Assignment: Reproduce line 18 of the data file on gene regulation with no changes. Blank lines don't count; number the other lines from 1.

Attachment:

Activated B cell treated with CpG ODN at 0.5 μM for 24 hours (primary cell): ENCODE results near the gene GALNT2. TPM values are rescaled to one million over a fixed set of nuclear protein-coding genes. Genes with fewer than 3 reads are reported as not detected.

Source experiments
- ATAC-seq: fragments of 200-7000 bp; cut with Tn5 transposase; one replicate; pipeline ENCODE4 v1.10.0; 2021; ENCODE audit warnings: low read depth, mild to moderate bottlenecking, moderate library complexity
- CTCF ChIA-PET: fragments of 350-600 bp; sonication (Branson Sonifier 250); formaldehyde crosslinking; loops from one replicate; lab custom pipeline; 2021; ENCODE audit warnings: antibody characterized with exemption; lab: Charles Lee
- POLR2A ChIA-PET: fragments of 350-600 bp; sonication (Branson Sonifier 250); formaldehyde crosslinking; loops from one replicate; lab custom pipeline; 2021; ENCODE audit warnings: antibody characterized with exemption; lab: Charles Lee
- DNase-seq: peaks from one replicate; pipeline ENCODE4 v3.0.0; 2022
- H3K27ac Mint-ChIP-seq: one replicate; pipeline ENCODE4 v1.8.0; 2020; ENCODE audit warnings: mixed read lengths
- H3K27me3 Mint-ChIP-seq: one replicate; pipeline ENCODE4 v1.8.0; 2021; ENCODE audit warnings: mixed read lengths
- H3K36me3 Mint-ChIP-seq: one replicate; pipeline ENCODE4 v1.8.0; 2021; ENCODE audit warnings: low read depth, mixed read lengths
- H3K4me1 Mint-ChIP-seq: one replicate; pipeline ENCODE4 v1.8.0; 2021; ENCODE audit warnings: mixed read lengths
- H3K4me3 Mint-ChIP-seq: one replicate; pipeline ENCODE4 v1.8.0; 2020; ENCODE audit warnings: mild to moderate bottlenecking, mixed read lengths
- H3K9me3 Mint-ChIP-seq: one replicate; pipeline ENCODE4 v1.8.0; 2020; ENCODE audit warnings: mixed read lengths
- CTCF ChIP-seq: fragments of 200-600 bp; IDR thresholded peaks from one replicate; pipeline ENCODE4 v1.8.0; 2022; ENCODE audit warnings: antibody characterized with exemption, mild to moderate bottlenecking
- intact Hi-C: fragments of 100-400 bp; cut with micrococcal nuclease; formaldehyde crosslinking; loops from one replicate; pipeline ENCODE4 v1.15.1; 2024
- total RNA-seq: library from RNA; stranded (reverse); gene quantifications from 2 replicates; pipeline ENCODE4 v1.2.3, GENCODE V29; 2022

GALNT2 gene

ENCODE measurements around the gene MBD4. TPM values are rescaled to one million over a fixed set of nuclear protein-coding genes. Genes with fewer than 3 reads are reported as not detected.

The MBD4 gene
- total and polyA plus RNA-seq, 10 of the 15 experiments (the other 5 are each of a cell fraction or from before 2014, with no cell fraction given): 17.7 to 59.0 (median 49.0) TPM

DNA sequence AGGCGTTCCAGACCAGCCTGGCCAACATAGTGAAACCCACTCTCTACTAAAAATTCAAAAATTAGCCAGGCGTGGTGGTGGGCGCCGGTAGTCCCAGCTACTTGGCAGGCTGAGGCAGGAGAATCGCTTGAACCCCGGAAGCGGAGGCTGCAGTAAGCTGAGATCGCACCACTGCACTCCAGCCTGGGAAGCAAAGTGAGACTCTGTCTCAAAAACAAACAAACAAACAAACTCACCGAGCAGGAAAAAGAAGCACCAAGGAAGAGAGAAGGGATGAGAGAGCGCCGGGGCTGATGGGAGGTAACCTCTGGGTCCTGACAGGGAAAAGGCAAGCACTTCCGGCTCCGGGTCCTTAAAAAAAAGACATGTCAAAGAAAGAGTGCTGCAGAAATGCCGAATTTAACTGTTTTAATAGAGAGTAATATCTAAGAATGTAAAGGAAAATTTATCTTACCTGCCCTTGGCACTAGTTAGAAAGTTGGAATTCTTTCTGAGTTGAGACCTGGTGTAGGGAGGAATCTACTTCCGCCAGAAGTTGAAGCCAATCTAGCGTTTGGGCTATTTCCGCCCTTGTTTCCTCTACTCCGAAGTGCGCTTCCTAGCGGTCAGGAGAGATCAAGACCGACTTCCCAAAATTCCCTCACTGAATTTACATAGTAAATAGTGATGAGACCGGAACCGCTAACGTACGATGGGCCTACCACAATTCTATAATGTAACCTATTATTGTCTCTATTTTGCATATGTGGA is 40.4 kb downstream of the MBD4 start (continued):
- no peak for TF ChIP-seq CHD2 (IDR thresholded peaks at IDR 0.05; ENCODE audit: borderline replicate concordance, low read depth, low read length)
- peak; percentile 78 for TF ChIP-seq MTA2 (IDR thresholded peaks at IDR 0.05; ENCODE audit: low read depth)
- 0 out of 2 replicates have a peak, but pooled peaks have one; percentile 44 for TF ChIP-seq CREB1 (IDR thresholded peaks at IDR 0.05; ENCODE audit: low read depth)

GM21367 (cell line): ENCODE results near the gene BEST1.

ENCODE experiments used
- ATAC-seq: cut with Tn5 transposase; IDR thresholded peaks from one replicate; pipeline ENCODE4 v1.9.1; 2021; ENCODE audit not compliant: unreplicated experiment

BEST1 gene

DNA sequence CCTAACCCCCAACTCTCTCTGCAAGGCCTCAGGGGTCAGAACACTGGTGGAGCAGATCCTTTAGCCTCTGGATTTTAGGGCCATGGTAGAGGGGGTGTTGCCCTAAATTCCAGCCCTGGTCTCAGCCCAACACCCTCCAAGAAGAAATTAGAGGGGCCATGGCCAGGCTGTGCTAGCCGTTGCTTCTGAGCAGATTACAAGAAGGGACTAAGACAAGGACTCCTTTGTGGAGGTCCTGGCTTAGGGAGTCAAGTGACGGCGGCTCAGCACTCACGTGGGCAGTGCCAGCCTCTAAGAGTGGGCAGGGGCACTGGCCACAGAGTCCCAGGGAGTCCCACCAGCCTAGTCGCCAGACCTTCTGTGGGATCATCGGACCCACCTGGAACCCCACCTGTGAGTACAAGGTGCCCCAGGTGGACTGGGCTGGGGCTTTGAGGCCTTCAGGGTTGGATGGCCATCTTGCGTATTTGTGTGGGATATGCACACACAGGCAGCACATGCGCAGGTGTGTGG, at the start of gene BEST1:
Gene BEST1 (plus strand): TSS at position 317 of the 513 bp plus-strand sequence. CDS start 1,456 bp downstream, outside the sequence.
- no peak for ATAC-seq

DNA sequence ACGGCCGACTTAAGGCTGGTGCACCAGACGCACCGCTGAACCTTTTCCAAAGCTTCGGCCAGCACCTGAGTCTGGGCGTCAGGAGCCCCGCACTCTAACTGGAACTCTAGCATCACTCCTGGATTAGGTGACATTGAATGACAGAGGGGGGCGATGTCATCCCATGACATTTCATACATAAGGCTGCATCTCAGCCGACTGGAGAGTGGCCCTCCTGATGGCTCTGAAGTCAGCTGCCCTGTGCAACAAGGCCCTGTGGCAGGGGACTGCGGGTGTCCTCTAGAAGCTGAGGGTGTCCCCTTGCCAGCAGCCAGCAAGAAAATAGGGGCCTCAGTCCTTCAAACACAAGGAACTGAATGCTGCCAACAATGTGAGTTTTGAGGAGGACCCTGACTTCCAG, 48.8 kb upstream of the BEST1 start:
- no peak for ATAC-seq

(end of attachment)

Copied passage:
The MBD4 gene